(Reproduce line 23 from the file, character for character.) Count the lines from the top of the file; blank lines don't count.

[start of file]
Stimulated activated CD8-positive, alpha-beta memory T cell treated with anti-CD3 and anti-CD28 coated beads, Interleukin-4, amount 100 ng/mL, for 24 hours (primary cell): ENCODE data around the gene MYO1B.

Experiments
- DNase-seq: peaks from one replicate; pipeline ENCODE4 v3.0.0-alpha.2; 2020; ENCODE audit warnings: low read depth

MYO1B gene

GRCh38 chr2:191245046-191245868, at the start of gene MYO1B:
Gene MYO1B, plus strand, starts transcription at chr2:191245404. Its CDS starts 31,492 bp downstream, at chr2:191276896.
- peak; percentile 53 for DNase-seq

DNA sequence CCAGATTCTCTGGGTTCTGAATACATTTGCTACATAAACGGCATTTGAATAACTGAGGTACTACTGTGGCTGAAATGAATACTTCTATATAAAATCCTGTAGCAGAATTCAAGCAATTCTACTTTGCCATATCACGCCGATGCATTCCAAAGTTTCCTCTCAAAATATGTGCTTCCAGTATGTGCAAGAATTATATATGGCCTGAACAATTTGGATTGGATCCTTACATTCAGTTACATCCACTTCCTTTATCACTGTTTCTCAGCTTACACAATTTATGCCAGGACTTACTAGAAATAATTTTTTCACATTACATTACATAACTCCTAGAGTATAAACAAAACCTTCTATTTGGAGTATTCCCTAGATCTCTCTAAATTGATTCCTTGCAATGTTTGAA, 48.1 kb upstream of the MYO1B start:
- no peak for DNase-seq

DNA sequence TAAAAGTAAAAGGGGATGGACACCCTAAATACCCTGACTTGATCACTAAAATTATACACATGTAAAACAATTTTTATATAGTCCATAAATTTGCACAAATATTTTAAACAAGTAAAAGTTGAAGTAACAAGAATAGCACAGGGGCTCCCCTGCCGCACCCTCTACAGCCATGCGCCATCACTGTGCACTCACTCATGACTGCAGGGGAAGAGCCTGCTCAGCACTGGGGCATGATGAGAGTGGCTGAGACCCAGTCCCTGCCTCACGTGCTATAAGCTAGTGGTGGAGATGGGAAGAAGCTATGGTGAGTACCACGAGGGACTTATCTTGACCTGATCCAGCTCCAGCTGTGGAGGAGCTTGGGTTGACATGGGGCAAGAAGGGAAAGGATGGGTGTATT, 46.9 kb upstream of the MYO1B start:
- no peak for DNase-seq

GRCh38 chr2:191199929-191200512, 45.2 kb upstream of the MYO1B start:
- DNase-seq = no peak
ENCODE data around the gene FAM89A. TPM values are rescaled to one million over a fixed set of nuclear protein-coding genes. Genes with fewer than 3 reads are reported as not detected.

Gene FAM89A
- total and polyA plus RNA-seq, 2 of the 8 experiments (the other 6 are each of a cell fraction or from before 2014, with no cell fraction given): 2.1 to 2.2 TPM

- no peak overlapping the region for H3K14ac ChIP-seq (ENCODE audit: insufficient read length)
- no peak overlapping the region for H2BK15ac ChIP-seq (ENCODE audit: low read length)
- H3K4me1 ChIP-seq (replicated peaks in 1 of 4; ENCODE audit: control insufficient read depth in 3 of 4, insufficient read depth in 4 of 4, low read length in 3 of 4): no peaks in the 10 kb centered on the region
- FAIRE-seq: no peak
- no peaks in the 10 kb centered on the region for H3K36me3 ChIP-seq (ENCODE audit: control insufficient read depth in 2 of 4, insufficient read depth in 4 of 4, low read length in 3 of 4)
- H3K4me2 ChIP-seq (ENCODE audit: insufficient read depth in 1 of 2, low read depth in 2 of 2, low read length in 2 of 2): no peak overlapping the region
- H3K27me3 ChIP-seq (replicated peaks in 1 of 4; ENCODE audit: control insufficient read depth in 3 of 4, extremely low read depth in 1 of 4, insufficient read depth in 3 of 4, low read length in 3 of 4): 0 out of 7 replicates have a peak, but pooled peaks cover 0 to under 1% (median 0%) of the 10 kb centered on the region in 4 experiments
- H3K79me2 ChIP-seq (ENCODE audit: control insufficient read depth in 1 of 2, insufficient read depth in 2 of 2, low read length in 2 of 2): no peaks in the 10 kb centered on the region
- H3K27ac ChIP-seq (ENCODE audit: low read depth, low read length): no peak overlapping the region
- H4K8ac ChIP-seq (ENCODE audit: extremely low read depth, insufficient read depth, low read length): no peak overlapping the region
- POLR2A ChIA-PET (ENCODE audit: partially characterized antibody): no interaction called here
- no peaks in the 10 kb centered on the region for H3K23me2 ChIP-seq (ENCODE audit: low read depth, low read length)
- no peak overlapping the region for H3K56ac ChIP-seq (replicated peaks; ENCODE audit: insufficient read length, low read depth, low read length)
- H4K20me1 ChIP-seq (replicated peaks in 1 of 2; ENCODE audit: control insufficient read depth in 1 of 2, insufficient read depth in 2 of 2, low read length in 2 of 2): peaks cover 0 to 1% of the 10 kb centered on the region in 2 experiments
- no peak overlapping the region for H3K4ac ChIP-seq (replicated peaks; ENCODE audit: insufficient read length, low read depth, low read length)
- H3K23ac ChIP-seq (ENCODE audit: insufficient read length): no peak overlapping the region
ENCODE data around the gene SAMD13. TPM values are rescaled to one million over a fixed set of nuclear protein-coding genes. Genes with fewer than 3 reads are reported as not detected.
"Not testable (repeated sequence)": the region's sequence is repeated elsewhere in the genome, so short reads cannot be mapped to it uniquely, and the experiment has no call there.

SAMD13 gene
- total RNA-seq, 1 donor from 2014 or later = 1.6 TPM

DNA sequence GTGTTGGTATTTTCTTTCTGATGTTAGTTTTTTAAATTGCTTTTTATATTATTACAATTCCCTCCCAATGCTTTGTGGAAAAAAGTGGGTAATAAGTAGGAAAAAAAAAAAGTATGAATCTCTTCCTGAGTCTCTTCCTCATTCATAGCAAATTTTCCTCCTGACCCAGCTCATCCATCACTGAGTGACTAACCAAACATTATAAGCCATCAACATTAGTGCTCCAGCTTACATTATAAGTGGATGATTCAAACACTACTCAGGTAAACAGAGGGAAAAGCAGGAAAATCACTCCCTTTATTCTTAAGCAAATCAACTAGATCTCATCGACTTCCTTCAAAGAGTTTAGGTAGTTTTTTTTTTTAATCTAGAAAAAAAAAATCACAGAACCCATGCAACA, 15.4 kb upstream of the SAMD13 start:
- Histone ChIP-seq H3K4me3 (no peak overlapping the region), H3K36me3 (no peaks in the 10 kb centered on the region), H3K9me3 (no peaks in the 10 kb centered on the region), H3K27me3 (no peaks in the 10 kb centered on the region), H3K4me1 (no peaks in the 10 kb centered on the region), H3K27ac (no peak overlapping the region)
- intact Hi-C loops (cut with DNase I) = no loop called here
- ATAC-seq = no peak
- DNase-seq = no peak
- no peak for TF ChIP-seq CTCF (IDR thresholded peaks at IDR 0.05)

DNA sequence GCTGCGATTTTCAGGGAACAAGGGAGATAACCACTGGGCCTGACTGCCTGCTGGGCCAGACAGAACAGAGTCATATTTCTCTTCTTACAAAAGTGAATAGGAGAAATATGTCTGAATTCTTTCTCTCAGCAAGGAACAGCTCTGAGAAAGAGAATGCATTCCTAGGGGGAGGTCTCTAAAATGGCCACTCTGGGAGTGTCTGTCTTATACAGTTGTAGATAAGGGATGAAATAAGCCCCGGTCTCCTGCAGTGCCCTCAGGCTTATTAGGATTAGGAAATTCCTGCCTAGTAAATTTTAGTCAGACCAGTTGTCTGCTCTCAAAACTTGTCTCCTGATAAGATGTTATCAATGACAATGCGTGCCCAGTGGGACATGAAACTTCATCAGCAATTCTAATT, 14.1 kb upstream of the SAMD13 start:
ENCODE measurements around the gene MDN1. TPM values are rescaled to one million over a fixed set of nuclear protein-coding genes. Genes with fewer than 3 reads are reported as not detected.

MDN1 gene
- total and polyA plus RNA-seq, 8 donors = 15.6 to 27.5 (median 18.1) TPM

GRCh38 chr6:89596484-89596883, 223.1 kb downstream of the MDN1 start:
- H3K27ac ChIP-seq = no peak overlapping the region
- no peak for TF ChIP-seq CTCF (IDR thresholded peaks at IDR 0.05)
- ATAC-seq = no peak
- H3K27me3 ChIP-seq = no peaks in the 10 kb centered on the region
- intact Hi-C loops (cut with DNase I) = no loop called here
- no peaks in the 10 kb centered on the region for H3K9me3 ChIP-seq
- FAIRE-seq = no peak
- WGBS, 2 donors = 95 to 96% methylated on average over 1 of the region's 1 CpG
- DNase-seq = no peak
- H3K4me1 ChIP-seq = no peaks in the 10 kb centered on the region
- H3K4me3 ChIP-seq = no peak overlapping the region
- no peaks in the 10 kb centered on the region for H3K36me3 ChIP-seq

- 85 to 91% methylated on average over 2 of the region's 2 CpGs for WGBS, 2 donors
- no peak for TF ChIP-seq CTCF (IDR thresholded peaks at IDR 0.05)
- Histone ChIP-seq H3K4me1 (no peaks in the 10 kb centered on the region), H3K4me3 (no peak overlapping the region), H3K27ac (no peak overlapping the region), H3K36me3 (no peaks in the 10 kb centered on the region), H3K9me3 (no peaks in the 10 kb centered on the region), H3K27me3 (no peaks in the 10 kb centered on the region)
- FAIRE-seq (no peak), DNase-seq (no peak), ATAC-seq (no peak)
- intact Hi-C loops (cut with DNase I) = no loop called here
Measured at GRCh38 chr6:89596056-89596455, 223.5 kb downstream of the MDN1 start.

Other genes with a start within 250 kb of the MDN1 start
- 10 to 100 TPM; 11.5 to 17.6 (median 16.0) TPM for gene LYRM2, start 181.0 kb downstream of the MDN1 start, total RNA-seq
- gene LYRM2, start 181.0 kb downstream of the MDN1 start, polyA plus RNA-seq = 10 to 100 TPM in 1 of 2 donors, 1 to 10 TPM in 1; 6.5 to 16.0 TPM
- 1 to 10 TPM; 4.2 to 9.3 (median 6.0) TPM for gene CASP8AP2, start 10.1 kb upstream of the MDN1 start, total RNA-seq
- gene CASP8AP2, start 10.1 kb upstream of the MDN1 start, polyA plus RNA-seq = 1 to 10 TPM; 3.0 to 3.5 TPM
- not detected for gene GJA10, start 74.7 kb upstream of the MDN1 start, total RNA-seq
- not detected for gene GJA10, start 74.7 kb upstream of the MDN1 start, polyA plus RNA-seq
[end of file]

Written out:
- H3K27me3 ChIP-seq (replicated peaks in 1 of 4; ENCODE audit: control insufficient read depth in 3 of 4, extremely low read depth in 1 of 4, insufficient read depth in 3 of 4, low read length in 3 of 4): 0 out of 7 replicates have a peak, but pooled peaks cover 0 to under 1% (median 0%) of the 10 kb centered on the region in 4 experiments